Who established priorities for mom and dad?
Who established priorities for mom and dad?
He knew it was someone he liked to read…
There are already dozens of cases across almost half of the U.S. of a new Covid subvariant that’s even more contagious than the already highly transmissible omicron variant.
Nearly half of U.S. states have confirmed the presence of BA.2 with at least 127 known cases nationwide as of Friday, according to a global data base that tracks Covid variants. The Centers for Disease Control and Prevention, in a statement Friday, said although BA.2 has increased in proportion to the original omicron strain in some countries, it is currently circulating at a low level in the U.S….
The subvariant is 1.5 times more transmissible than the original omicron strain, referred to by scientists as BA.1, according to Statens Serum Institut, which conducts infectious disease surveillance for Denmark.
Here’s the important bit:
The new sublineage doesn’t appear to further reduce the effectiveness of vaccines against symptomatic infection, according to the U.K. Health Security Agency…
Maria Van Kerkhove, the WHO’s Covid-19 technical lead, warned on Tuesday that the next Covid will variant be more transmissible.
“The next variant of concern will be more fit, and what we mean by that is it will be more transmissible because it will have to overtake what is currently circulating,” Van Kerkhove said. “The big question is whether or not future variants will be more or less severe.”
Please don’t work at convincing yourself this pandemic is over…or nearly over. Just saying…
Georgia, David R. Kotok, Cumberland Advisors, January 30, 2022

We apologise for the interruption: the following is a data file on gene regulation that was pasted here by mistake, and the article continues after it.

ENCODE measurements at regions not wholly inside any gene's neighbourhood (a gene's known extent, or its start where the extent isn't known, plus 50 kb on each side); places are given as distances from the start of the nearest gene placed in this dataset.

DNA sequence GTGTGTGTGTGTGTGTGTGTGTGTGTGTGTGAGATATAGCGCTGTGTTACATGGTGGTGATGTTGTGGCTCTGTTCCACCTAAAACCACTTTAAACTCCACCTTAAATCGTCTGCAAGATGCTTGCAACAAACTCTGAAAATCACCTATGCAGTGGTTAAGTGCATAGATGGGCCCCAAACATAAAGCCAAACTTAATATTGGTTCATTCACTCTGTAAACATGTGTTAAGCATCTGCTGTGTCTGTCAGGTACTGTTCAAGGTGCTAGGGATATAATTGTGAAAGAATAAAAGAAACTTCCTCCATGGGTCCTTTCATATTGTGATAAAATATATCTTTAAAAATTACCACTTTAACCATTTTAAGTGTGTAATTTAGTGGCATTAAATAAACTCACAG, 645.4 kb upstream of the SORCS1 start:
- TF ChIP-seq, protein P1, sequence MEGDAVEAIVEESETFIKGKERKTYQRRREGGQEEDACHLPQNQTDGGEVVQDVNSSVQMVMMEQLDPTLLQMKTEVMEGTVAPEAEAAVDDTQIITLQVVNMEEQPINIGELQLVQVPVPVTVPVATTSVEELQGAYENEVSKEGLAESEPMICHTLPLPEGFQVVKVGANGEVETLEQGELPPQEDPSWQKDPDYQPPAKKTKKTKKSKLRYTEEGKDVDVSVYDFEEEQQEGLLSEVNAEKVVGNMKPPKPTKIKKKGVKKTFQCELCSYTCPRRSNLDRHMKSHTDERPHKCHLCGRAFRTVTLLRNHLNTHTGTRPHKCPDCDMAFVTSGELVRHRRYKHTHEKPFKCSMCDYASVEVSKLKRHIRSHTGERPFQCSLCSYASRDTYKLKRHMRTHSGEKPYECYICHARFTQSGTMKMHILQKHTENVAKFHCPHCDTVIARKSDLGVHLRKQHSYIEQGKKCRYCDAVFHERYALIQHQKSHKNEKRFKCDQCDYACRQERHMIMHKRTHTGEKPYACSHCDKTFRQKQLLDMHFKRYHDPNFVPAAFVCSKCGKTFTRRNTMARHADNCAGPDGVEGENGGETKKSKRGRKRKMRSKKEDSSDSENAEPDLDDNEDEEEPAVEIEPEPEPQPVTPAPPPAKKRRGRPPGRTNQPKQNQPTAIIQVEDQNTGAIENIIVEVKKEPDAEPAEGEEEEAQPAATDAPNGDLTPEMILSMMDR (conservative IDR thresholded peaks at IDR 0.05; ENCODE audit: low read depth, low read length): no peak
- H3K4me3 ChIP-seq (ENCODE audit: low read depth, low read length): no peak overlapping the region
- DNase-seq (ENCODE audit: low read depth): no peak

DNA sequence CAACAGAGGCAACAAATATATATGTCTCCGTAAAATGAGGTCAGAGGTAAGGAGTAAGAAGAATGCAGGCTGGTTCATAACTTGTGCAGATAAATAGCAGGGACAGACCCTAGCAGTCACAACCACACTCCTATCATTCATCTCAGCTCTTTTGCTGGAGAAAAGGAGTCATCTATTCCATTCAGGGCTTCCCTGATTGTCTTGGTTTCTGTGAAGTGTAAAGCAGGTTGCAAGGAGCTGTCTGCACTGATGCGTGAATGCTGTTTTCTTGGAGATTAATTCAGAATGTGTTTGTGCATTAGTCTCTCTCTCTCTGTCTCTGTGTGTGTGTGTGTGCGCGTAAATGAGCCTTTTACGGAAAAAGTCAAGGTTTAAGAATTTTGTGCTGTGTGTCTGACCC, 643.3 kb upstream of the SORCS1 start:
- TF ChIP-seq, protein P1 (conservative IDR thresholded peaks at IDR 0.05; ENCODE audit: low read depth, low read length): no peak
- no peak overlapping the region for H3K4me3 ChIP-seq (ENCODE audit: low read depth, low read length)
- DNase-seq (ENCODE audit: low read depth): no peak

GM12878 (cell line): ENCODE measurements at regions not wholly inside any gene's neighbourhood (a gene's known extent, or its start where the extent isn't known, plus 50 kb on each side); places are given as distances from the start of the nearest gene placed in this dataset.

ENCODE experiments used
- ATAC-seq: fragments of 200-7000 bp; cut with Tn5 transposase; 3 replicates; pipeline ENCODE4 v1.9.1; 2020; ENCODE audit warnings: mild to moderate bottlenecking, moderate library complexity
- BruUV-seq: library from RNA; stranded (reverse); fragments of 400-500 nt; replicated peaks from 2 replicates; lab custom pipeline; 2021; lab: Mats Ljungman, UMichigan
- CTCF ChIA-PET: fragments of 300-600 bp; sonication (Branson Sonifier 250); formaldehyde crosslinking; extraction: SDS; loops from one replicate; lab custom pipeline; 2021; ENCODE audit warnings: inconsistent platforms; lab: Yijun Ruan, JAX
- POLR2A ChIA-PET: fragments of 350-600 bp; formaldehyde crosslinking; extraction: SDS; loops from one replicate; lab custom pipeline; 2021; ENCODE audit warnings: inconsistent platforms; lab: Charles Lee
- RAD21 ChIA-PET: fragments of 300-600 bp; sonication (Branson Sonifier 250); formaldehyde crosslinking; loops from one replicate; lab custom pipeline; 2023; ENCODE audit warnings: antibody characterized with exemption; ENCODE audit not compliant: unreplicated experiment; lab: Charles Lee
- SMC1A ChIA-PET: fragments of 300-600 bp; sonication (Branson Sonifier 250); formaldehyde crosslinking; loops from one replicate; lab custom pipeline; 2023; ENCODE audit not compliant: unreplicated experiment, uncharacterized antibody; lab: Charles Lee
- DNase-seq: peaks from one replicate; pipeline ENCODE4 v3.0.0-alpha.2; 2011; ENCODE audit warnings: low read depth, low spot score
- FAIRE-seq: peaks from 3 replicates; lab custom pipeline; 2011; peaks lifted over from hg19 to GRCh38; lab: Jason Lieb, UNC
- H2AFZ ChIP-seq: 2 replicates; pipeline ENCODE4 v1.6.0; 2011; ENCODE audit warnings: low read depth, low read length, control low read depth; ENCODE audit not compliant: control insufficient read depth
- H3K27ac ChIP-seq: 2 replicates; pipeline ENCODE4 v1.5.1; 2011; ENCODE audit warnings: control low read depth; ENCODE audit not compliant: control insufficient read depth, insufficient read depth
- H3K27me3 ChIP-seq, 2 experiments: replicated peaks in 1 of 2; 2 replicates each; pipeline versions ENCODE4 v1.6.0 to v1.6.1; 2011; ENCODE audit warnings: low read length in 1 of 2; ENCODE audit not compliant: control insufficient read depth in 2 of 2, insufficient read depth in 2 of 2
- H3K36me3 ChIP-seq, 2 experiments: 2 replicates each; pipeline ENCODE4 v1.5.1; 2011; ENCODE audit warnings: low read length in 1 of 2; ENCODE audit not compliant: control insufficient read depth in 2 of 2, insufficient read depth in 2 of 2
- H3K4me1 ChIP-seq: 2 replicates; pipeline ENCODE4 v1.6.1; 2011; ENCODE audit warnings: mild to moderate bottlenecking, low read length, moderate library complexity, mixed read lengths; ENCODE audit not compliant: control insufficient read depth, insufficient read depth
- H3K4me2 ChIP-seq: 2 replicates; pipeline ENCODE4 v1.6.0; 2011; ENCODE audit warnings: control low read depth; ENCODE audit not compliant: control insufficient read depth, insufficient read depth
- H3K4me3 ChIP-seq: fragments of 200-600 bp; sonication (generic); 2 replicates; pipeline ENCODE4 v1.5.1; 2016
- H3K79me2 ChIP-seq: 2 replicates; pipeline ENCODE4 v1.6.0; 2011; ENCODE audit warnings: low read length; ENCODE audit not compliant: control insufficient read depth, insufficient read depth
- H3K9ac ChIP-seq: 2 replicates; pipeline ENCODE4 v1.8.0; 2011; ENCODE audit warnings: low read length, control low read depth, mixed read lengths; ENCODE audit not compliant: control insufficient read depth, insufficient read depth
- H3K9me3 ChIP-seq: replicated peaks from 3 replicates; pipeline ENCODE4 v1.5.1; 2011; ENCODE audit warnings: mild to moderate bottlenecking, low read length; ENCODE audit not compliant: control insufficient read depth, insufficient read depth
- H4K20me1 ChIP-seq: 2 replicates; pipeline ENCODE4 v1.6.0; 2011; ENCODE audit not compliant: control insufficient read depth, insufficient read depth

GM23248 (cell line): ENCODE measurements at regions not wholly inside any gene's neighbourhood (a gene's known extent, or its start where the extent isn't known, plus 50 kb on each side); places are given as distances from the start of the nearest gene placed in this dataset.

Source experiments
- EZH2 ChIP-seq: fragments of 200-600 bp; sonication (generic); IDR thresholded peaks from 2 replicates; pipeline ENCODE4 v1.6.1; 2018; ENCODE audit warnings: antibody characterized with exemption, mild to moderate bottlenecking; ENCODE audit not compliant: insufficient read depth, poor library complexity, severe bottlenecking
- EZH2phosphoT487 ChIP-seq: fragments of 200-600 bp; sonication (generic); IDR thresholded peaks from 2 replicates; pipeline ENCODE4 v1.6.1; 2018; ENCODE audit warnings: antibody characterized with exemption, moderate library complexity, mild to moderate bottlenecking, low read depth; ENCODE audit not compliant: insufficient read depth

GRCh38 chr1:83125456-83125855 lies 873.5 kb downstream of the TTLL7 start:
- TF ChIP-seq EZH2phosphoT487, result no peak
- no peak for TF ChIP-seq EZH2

Vaccinations requirements for school attendance have protected kids for generations. But some Georgia politicians recently appeared ready to scrap all that. Georgia Senate Bill 345, as submitted, would prohibit “vaccine passports,” or vaccine requirements of all kinds, for all facilities and services whatsoever, including schools…
Twitter lit up with responses, including this one, because apparently, people do not want to be drop-kicked back into a time when there weren’t vaccines and mandates and life expectancies, decades shorter, reflected that.
No Georgia children died of smallpox last year, either…
Zero Georgia children went blind from measles last year, though there were three cases of measles reported in the state as recently as 2019. That highly contagious disease (more contagious than Omicron) will surge again should vaccination rates languish…
No one in Georgia died last year of whooping cough (pertussis), either, though that virus continues to circulate in the US at a level held in check only by required vaccinations…
No vaccinated children in Georgia have died of Covid, though the state has lost 25 children so far to the disease…